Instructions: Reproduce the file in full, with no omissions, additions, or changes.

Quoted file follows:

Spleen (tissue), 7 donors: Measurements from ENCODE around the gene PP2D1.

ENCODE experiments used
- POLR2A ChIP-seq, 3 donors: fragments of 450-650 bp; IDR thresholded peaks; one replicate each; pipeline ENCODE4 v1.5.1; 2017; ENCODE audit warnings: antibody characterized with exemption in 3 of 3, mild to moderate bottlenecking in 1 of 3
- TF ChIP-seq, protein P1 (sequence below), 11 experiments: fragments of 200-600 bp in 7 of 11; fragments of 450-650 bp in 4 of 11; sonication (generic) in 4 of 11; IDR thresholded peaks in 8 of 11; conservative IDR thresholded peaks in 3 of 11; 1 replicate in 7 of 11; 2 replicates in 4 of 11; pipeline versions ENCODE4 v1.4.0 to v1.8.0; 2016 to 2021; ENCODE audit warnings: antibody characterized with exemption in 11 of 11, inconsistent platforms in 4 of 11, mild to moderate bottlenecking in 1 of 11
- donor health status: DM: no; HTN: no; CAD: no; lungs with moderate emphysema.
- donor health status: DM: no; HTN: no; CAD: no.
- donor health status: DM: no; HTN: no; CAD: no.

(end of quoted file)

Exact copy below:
Spleen (tissue), 7 donors: Measurements from ENCODE around the gene PP2D1.

ENCODE experiments used
- POLR2A ChIP-seq, 3 donors: fragments of 450-650 bp; IDR thresholded peaks; one replicate each; pipeline ENCODE4 v1.5.1; 2017; ENCODE audit warnings: antibody characterized with exemption in 3 of 3, mild to moderate bottlenecking in 1 of 3
- TF ChIP-seq, protein P1 (sequence below), 11 experiments: fragments of 200-600 bp in 7 of 11; fragments of 450-650 bp in 4 of 11; sonication (generic) in 4 of 11; IDR thresholded peaks in 8 of 11; conservative IDR thresholded peaks in 3 of 11; 1 replicate in 7 of 11; 2 replicates in 4 of 11; pipeline versions ENCODE4 v1.4.0 to v1.8.0; 2016 to 2021; ENCODE audit warnings: antibody characterized with exemption in 11 of 11, inconsistent platforms in 4 of 11, mild to moderate bottlenecking in 1 of 11
- donor health status: DM: no; HTN: no; CAD: no; lungs with moderate emphysema.
- donor health status: DM: no; HTN: no; CAD: no.
- donor health status: DM: no; HTN: no; CAD: no.